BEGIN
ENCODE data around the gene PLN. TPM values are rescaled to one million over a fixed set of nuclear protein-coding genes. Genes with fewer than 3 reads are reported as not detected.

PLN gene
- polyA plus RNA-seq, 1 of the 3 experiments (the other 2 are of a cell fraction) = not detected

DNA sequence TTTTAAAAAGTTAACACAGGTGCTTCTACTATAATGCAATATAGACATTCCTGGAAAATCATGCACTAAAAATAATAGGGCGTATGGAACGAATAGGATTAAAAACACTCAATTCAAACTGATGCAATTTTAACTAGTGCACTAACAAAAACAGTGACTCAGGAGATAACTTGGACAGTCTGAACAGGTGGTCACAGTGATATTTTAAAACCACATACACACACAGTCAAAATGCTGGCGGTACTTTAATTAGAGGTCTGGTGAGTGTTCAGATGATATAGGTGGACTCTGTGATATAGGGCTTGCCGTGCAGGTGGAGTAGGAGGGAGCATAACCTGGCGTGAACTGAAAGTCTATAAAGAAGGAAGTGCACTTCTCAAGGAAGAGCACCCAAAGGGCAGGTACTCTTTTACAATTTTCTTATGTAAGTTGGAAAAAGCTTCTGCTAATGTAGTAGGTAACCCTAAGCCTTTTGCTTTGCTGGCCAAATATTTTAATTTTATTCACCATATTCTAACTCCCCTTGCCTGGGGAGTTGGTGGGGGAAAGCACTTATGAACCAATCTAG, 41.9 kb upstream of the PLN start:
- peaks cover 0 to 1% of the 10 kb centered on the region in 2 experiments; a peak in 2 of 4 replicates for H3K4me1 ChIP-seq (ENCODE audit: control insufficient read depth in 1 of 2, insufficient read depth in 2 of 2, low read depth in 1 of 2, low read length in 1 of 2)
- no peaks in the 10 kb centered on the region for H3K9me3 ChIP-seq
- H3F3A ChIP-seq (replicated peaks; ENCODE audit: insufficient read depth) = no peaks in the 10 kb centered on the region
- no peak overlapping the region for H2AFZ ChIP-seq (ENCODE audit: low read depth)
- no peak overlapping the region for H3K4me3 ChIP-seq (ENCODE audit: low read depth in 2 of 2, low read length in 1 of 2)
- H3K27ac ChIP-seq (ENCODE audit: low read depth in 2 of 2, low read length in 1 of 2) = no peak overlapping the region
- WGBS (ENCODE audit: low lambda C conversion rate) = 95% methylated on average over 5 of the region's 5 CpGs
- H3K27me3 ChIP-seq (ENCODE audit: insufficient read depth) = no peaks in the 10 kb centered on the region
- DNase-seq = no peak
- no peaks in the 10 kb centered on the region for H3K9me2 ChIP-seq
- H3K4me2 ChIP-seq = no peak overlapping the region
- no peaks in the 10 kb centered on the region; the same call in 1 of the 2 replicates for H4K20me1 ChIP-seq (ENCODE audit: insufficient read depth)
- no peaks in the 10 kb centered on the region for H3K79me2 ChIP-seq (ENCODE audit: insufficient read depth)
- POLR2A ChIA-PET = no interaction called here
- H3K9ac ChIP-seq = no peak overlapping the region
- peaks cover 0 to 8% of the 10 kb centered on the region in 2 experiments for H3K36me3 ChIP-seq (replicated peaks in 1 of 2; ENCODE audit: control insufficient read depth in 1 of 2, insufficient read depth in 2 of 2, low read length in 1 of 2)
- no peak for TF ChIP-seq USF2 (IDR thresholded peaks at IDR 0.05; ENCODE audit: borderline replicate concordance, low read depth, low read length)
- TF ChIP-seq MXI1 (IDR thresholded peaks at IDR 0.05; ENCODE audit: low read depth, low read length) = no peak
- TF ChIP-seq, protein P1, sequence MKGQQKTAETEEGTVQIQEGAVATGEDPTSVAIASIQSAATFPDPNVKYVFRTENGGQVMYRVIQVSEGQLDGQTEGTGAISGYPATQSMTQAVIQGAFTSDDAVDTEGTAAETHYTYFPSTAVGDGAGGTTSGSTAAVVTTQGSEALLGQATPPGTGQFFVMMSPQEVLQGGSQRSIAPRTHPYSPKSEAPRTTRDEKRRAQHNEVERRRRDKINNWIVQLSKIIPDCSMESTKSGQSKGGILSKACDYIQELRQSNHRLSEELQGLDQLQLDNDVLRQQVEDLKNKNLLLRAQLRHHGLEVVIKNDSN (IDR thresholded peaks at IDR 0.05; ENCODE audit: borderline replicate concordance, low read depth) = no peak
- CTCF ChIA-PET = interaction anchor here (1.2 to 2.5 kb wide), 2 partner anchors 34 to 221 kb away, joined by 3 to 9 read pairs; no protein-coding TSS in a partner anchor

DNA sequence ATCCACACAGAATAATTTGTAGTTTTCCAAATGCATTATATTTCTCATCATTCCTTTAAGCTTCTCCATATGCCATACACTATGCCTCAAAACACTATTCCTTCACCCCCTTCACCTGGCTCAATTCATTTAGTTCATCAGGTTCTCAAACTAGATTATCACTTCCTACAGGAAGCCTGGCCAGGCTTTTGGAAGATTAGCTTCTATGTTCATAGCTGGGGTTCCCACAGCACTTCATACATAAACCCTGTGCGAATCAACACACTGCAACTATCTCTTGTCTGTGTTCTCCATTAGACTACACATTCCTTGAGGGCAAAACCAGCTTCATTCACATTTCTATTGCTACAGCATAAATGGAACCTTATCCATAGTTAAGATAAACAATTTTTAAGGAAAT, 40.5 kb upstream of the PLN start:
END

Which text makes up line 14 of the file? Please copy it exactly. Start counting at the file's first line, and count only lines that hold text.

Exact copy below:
- no peaks in the 10 kb centered on the region for H3K9me2 ChIP-seq